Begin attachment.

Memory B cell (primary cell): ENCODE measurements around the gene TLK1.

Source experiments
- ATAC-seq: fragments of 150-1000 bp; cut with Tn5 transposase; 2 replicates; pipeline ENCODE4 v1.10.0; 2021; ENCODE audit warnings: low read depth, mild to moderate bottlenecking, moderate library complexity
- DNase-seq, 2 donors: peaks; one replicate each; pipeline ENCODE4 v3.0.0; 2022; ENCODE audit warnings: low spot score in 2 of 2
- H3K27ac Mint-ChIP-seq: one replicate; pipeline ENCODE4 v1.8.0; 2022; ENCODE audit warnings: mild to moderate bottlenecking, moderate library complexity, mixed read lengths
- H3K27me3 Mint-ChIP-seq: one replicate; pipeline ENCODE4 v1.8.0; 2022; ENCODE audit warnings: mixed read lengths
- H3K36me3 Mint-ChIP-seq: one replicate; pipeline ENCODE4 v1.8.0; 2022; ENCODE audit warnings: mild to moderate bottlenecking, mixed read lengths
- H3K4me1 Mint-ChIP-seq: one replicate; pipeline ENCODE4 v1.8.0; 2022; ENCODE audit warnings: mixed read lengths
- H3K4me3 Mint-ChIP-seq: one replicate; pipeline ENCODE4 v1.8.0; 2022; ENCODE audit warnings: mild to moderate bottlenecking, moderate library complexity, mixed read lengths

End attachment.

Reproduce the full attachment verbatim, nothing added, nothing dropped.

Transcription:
Memory B cell (primary cell): ENCODE measurements around the gene TLK1.

Source experiments
- ATAC-seq: fragments of 150-1000 bp; cut with Tn5 transposase; 2 replicates; pipeline ENCODE4 v1.10.0; 2021; ENCODE audit warnings: low read depth, mild to moderate bottlenecking, moderate library complexity
- DNase-seq, 2 donors: peaks; one replicate each; pipeline ENCODE4 v3.0.0; 2022; ENCODE audit warnings: low spot score in 2 of 2
- H3K27ac Mint-ChIP-seq: one replicate; pipeline ENCODE4 v1.8.0; 2022; ENCODE audit warnings: mild to moderate bottlenecking, moderate library complexity, mixed read lengths
- H3K27me3 Mint-ChIP-seq: one replicate; pipeline ENCODE4 v1.8.0; 2022; ENCODE audit warnings: mixed read lengths
- H3K36me3 Mint-ChIP-seq: one replicate; pipeline ENCODE4 v1.8.0; 2022; ENCODE audit warnings: mild to moderate bottlenecking, mixed read lengths
- H3K4me1 Mint-ChIP-seq: one replicate; pipeline ENCODE4 v1.8.0; 2022; ENCODE audit warnings: mixed read lengths
- H3K4me3 Mint-ChIP-seq: one replicate; pipeline ENCODE4 v1.8.0; 2022; ENCODE audit warnings: mild to moderate bottlenecking, moderate library complexity, mixed read lengths